WASHINGTON, D.C. - Aaron Schock has gone from over the top to lawyering up.
Every other day seems to bring fresh revelations about how Schock, a Republican congressman from Illinois, has spent tens of thousands of dollars on travel at taxpayer, campaign or donor expense. Now Schock has hired attorneys and a PR firm to help him deal with the fallout.
Schock is far from being the only politician to accept extreme hospitality. Chris Christie, the GOP governor of New Jersey and potential presidential candidate, got himself in trouble by accepting free plane rides to Dallas Cowboys games from the team owner. He's hitched other free rides and his family once enjoyed a weekend getaway courtesy of King Abdullah of Jordan, who picked up $30,000 worth of hotel and party bills.
Christie and Schock are examples of something all-too-common: Politicians wanting to live, for however brief a time, like the rich people who sometimes surround them.
In Schock's case, feathering his own nest meant using actual ostrich feathers. Several weeks ago, Schock began drawing unwanted attention to his spending habits with the revelation he'd spent some $100,000 refurbishing his offices back home and in D.C.
His capitol digs are now done up in a style that's sort of a cross between Downton Abbey and Harold and the Purple Crayon, only this time the crayon in question was red. ("Republican red," Schock inevitably explained.)
That's just how he operates when he's staying put. Politico reports that Schock has taken five-star trips to London and elsewhere. All told, over the past four years, Schock has taken at least a dozen flights worth more than $40,000 on donors' planes, according to an Associated Press review.
How did the AP figure this out? In part, reporters tracked down the metadata from pictures Schock himself posted on social media.
That displays the difficulty politicians have in keeping junkets secret in the smartphone era, says Jay Barth, a political scientist at Hendrix College in Arkansas.
"If you are a public figure, you are an open book, especially with emerging technology," Barth says. "There's really nothing you can hide."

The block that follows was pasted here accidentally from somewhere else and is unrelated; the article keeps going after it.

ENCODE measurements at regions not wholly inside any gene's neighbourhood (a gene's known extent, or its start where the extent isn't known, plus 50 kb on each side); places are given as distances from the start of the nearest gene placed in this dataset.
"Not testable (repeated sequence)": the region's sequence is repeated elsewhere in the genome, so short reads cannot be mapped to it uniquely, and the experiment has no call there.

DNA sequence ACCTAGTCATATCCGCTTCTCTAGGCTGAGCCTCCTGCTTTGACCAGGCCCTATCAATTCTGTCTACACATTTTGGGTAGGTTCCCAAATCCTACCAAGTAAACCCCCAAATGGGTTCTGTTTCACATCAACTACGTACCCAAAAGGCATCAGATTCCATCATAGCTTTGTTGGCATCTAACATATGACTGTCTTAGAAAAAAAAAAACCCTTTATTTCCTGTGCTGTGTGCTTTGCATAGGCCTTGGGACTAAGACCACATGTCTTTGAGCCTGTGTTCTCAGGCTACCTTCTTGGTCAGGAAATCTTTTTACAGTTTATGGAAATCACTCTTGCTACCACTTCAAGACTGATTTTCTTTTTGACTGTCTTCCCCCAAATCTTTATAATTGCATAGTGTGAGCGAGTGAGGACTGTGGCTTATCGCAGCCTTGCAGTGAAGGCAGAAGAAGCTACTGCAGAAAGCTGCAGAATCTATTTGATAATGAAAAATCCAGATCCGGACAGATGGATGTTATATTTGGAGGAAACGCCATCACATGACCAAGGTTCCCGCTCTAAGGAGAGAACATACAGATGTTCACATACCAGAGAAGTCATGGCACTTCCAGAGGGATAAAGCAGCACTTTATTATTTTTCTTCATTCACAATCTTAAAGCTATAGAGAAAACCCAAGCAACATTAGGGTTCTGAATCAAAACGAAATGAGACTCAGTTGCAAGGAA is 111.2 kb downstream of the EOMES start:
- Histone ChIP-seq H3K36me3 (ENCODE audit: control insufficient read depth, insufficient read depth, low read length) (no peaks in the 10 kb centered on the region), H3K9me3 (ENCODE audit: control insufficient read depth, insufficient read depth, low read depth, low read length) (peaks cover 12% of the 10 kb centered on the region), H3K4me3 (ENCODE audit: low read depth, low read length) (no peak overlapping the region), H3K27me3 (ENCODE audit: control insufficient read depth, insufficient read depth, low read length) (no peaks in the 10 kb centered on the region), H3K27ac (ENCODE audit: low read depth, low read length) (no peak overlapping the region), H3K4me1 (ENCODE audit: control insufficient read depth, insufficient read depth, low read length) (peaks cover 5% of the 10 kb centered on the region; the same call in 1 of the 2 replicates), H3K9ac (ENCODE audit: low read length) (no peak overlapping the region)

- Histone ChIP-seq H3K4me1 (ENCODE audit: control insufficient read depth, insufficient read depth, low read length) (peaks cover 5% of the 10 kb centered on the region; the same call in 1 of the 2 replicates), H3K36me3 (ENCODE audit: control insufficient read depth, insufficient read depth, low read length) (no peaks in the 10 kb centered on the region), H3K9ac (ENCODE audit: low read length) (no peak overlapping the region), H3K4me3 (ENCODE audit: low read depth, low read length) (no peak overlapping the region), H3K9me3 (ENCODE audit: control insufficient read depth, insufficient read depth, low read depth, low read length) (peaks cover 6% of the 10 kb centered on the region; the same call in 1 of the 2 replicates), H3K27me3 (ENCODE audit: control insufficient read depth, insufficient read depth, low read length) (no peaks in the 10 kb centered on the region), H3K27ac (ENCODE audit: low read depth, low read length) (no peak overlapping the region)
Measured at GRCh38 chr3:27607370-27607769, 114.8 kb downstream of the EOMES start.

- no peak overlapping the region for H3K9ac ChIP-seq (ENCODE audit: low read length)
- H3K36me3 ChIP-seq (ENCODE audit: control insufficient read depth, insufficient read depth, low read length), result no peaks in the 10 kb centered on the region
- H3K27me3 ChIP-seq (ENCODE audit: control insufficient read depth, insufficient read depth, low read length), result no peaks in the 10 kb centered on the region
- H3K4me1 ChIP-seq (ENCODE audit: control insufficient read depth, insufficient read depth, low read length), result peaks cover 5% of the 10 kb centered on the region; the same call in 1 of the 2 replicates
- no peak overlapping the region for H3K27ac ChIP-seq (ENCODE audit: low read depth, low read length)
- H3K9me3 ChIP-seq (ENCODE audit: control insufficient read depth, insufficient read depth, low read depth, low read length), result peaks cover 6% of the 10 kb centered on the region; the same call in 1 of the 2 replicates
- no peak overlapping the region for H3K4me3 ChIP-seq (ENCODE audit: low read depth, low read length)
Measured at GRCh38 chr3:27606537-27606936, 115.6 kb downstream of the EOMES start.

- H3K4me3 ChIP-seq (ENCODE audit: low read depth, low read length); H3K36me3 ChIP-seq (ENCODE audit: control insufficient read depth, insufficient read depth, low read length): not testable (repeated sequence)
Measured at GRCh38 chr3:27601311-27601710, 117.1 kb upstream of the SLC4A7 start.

That's important, because luxury travel can easily look bad. Whenever politicians meet en masse, interest groups are sure to follow, always happy to pick up the tab.
How can public officials convince constituents they haven't given more than a fair hearing to companies or individuals that have shown them an extremely good time, and then wound up with a helpful loophole or contract soon after?
Last month, Time Warner Cable hosted dozens of state legislators at an upscale resort in Maine, looking to convince them that a proposal to expand broadband into rural areas (which could hurt the company's bottom line) was a bad idea.
Expensive hotel rooms and swank receptions are "obviously intended to persuade them by more than the validity of the arguments," Gordon Weil, who is fighting Time Warner on the legislation, told the Maine Center for Public Interest Reporting. "It's intended to persuade by the reception they're given."
Lots of politicians will point out that much of their travel consists of attending boring but useful conferences where they can bone up on the finer points of, say, financing water infrastructure. Members of Congress who can steal away from their diplomatic or military handlers can learn a lot about what troops need from visiting them in the field.
Good ideas often come from seeing what peers are doing in other places. You've got to go there to know there, to paraphrase the great African American writer Zora Neale Hurston.
But there's a point where justification gives way to junket. All too often, legitimate educational or business trips become occasions for pampering -- or even skinny-dipping in the Sea of Galilee, as happened during one notorious congressional visit to Israel a couple of years back. And Schock is not the only member of Congress with expensive decorating tastes.
Long before recent news about the Clinton Foundation accepting millions from foreign governments while Hillary Clinton was secretary of state, she and Bill Clinton both faced complaints about their status as frequent fliers on private jets.
Politicians and their staffs -- if they're smart -- have learned to think carefully about how any given email might look if its contents were reproduced on the front page of the Washington Post or The Wall Street Journal. They should approach travel expense forms with the same caution.
Elected officials shouldn't have to stay at low-end motels where their doors open up to the parking lot. But maybe they could limit meals and rooms to a level they could easily afford if they were, in fact, paying out of pocket.
It's fun to live large at someone else's expense, but you quickly run the risk of looking like you belong, in some real sense, to wealthy interests.
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